Compared to the other Yogas, nothing has changed about the overall look of the Yoga 2. The battery cylinder, which adds a bit of heft to one long edge of the tablet, is still intact. This cylinder holds the tablet's huge 9,600 mAh battery.
The cylinder also is the core of the Yoga branding of this tablet. Attached to that cylinder is a small and sturdy stand that gives Yoga 2 the ability to prop up at several different angles.
An added feature of the Yoga 2 is the new "Hang" position that allows you to attach the Yoga to the wall like a picture frame. The Hang feature has also increased the Yoga's flexibility by allowing the stand to bend an extra 90 degrees.
The stand gives you the ability to angle the tablet anyway you like. Though at certain angles the weight and size of the 10 inch tablet causes it to fall over, the base itself is very sturdy.
Lenovo also has built in positions for the Yoga, which they call Tilt, Stand, Hold and the aforementioned Hang.
In Tilt mode, you place the battery cylinder farther away from you. Due to the cylinder's size, the tablet is already tilted slightly upward toward you. Most of the time, I chose to tilt the screen even further. Using the built-in stand, you can tilt the tablet up to 45 degrees toward you.
Hold mode is the Yoga 2's attempt at recreating the normal tablet experience. With the stand closed, you can comfortably hold and use the tablet on the go. In fact, holding onto the cylinder makes the Yoga 2 more comfortable to wield one-handed than most other tablets.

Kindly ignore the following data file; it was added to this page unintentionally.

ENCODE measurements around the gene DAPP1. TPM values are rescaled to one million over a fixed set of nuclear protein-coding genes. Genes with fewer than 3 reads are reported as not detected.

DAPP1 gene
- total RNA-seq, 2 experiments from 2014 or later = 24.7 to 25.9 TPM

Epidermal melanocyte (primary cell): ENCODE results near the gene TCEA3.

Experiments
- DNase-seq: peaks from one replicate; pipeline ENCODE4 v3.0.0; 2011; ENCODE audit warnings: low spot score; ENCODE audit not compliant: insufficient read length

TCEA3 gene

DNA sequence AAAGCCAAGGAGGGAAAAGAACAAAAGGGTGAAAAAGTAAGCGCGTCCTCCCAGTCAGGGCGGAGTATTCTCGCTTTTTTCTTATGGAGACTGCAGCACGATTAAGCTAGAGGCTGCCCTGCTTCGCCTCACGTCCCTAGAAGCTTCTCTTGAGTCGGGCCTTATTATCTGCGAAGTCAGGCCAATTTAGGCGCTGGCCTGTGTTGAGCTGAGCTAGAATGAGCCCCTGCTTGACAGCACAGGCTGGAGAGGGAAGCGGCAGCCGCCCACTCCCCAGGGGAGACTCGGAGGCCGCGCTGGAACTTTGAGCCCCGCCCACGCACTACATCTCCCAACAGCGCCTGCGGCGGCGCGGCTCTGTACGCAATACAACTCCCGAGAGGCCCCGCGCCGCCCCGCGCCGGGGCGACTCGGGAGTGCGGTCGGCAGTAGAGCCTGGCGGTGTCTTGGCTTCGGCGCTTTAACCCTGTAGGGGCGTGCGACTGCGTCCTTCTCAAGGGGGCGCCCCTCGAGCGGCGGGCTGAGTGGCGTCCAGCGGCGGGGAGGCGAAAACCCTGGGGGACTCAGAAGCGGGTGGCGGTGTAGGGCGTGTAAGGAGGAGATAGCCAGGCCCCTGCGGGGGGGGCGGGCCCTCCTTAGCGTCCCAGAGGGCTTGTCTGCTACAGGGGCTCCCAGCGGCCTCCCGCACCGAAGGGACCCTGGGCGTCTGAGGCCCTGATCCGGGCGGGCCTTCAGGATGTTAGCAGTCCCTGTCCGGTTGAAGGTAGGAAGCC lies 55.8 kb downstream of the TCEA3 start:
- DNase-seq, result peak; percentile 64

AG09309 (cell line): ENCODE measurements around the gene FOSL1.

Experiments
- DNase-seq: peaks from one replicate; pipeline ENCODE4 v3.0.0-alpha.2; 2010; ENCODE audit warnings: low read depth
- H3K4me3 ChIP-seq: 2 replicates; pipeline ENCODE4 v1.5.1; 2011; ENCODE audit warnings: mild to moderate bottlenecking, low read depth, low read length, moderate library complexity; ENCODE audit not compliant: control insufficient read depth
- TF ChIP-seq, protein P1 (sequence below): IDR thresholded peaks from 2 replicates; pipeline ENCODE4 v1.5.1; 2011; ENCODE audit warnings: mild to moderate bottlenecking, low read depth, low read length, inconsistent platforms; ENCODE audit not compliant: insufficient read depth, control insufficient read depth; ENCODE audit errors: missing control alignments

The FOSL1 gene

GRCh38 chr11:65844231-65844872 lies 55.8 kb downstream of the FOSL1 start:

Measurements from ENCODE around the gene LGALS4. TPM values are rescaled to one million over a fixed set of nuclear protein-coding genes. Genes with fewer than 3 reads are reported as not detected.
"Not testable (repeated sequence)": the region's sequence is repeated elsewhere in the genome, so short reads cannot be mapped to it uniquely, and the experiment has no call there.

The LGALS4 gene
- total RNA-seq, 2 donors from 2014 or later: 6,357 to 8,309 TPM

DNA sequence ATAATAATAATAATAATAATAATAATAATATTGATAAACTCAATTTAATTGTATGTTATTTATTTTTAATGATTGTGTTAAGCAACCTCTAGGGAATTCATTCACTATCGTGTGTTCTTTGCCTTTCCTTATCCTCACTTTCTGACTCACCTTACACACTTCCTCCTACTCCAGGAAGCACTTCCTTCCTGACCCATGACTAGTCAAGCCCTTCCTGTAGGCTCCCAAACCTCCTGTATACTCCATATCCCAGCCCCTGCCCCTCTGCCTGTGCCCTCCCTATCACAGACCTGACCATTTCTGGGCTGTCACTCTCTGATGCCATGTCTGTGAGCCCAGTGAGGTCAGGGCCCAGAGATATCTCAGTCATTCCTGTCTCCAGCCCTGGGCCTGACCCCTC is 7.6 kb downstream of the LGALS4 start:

Stand mode allows you to use the built in stand to prop the tablet up vertically. If you choose to use this tablet for watching movies or streaming TV, this mode is invaluable.
Once propped up, the Yoga 2's front facing, large chamber speakers provide full, deep sound. The Wolfson Master Hi-Fi sound is a much needed improvement over its predecessors' relatively weak and metallic speakers.
Hang is the most recent position created by Lenovo. Unlike previous versions of the tablet, the Yoga 2's stand now bends beyond 90 degrees and allows you to hang the tablet upside down from the battery cylinder. Great for traveling, the hang feature lets you to attach the tablet to any place with a hook.
The tablet's software allows you to set and switch between these modes easily. However, I found that I didn't use these features often. Mostly I left the system in its default custom mode, which would automatically switch the screens orientation based on need. The sensors inside the tablet were so accurate, that I didn't feel I needed anything else.
Ultimately, the positions have more to do with screen orientation than anything else. And while it might be a selling feature to some, the stand might be something that others will happily do without.
The cylinder is also the home of the power button, with a built in LED notification light and headphone jack. Both continue to be excellently placed, remaining out of the way and easily accessible.